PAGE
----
The XML declaration is optional in XML files, and defaults determine most of the information in the file. However, problems are common when these defaults do not match reality -- for example, the document could use an encoding other than one of the defaults. It's always safer to make the XML declaration. This tip covers what should be included in the XML declaration on all files.
Binary XML has generated a lot of talk, and one of the motivators is the need for a less verbose transfer format, especially for use with Web services. One solution that is already at hand is data compression. This tip shows you how to use compression to prepare XML for transmission over Web services.
In this tip, learn about the different solutions available for passing binary data (typically files) to a Web service.
The evolution of Web service protocols has gone from supporting very simple requests with simple parameters to fully supporting modern, object-oriented languages. XML-RPC, arguably one of the earliest forms of Web services, only supported simple types -- strings, integers, booleans, and the like. SOAP took this one step further with its encoding rules for objects. The last step -- improving on the binary -- came with SOAP with attachments.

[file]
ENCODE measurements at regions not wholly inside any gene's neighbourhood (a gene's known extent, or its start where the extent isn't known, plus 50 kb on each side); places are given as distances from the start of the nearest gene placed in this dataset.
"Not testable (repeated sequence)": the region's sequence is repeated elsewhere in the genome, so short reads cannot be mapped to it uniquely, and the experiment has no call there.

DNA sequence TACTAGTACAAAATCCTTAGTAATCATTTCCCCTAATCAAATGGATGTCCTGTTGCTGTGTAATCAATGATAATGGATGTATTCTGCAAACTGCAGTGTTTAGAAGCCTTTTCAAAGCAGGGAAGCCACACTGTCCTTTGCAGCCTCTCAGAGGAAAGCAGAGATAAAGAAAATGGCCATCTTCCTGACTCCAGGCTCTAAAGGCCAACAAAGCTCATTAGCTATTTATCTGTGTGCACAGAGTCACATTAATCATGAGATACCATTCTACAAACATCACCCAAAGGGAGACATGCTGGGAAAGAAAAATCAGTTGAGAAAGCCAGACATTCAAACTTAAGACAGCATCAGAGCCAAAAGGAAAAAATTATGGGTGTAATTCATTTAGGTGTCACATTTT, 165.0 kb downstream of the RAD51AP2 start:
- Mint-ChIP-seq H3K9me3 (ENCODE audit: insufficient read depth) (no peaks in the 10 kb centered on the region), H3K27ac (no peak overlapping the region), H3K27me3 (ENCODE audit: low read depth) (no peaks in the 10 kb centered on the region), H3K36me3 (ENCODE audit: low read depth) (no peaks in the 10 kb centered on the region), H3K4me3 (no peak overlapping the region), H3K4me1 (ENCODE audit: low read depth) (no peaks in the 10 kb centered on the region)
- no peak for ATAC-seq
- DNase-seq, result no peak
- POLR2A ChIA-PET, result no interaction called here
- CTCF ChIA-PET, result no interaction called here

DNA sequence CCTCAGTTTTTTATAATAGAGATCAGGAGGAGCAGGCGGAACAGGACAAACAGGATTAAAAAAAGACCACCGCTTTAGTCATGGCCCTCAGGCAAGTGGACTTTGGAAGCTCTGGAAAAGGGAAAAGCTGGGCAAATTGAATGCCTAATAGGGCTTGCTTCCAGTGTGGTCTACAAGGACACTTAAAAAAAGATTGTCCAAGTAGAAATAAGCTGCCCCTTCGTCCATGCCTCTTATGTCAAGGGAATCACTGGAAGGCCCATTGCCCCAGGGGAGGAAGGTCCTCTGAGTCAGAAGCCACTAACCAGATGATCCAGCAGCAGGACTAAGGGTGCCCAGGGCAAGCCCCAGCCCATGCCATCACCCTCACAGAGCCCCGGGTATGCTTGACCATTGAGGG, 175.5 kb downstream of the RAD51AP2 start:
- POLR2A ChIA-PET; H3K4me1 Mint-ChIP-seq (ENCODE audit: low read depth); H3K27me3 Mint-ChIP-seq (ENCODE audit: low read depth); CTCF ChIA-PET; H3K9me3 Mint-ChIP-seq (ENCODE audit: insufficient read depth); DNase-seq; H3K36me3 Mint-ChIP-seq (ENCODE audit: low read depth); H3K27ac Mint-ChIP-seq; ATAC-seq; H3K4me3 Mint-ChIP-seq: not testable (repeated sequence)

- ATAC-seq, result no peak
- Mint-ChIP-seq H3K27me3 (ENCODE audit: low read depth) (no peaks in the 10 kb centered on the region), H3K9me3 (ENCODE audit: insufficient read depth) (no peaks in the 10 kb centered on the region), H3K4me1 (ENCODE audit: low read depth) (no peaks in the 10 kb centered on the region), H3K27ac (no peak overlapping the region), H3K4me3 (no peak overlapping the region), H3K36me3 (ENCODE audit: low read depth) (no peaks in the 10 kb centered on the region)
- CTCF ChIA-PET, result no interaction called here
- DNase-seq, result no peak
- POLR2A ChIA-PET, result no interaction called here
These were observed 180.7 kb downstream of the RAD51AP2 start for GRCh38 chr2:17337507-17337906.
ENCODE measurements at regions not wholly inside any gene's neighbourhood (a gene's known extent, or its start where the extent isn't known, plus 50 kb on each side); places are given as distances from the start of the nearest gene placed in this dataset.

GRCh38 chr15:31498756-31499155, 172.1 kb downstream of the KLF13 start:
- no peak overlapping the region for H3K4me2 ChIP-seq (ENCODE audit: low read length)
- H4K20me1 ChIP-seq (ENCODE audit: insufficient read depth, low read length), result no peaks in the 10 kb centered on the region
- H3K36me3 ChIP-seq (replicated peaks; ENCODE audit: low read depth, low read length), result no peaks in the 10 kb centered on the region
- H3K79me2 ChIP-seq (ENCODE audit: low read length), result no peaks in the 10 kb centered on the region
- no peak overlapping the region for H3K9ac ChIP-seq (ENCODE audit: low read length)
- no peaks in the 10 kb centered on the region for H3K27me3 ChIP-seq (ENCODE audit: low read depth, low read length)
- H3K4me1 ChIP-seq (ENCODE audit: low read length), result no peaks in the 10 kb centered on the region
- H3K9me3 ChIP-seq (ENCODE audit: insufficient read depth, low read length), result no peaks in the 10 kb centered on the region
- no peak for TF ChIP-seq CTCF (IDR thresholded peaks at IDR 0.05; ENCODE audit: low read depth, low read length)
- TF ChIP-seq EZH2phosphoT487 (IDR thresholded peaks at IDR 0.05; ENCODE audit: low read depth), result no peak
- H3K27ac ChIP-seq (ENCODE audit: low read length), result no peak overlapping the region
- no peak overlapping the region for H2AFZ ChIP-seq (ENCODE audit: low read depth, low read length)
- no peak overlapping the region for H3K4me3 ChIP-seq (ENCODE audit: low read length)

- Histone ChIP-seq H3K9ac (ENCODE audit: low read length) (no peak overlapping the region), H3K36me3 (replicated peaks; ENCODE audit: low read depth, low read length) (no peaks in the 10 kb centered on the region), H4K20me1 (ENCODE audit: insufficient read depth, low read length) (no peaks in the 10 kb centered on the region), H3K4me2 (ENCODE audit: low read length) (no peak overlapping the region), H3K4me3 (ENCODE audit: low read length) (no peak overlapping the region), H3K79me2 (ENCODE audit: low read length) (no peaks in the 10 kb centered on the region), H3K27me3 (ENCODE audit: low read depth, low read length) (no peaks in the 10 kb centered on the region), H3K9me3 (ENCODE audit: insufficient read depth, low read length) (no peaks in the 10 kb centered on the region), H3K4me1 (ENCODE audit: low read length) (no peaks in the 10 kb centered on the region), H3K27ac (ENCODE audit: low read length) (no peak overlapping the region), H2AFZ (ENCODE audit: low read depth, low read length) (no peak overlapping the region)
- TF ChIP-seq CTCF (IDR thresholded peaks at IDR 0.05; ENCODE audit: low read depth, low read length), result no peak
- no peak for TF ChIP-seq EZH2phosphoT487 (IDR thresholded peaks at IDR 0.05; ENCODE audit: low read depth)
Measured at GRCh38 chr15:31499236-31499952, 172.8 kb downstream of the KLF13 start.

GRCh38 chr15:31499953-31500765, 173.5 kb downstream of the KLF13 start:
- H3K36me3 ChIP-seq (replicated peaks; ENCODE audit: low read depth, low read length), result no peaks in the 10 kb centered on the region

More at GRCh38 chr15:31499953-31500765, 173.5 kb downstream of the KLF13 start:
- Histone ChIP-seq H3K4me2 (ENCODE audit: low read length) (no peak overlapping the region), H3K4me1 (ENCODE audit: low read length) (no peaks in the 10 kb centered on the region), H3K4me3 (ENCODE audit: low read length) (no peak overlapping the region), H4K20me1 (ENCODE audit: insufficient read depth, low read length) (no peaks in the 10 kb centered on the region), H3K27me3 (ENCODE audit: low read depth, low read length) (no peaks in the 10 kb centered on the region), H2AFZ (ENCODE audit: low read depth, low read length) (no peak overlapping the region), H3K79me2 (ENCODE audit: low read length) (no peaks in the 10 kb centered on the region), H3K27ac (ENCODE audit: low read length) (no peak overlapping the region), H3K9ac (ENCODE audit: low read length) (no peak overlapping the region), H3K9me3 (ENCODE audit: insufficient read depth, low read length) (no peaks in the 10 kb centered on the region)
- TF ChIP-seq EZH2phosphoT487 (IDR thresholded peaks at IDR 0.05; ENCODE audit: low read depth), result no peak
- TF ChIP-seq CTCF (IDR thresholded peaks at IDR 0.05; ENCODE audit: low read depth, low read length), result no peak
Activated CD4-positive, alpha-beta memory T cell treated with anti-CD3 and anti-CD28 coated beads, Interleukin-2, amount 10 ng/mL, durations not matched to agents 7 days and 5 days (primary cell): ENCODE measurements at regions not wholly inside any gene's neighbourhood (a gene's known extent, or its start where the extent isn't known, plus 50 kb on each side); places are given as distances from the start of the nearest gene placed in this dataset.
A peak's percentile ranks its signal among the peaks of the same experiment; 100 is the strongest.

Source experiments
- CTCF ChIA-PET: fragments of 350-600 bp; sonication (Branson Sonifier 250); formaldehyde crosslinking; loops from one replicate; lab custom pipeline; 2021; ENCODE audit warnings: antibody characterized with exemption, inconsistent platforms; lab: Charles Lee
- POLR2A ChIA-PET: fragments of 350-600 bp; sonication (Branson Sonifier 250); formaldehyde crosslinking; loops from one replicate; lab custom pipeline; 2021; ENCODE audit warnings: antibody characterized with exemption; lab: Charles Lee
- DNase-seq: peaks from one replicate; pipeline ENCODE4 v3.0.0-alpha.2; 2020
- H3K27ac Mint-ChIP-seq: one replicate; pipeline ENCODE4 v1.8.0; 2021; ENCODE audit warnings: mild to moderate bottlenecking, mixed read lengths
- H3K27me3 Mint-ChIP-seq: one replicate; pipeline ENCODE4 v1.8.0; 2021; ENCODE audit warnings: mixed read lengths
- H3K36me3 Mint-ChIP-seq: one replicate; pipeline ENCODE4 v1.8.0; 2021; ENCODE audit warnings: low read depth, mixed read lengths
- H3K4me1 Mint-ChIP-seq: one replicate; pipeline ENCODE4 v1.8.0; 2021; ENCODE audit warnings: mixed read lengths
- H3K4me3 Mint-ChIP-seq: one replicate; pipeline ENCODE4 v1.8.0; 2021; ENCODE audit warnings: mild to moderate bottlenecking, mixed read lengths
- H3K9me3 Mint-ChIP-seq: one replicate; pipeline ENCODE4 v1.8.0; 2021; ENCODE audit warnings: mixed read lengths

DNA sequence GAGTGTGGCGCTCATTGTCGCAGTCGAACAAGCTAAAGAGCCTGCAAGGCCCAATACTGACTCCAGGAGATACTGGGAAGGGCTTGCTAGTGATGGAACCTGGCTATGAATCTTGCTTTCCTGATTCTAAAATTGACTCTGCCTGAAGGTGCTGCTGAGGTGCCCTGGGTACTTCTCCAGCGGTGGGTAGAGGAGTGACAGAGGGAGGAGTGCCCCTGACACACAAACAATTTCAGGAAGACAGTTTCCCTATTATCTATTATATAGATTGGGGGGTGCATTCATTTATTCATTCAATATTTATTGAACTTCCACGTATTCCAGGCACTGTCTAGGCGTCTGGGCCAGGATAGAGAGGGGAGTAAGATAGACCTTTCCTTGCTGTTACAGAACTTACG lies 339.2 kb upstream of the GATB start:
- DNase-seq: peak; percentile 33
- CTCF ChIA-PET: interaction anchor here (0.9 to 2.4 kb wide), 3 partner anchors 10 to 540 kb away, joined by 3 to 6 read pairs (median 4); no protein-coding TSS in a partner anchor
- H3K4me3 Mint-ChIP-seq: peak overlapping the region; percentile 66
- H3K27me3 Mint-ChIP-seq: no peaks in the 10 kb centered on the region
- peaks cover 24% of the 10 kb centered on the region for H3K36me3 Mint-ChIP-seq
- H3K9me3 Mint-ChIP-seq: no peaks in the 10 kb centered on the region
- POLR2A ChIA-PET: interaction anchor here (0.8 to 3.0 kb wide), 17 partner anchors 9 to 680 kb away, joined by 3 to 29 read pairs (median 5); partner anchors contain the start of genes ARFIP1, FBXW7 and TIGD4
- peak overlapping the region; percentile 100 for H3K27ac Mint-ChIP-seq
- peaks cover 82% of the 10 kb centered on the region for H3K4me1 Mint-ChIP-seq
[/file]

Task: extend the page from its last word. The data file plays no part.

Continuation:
SOAP with attachments was originally introduced as an extension to SOAP 1.1, and it is supported by the major SOAP kits. Although SOAP 1.2, the official W3C release, does not support attachments yet, work is under way to include them in the (ideally) near future.
A simple introduction to using PHP and MySQL to create XML Web Services. In this tutorial you will be shown how to create dynamic RSS news feeds from a backend MySQL database, PHP source code included.
XML is a critical ingredient in peer-to-peer information sharing schemes, including grid computing, instant messaging, and Web services. This article explores the cutting-edge efforts intended to create a unified P2P fabric based on adaptations of existing XML technology.
In the Deploying Web services with WSDL series, htis article will explore all major technical aspects of creating, deploying, and publishing Web services -- from Web Services Markup Language (WSDL), to Simple Object access Protocol (SOAP), and Universal Description Discovery and Integration (UDDI) registries. Part 1 focuses on WSDL authoring: You will learn how to manually create a WSDL interface, and then compare your effort with the output of a WSDL authoring tool.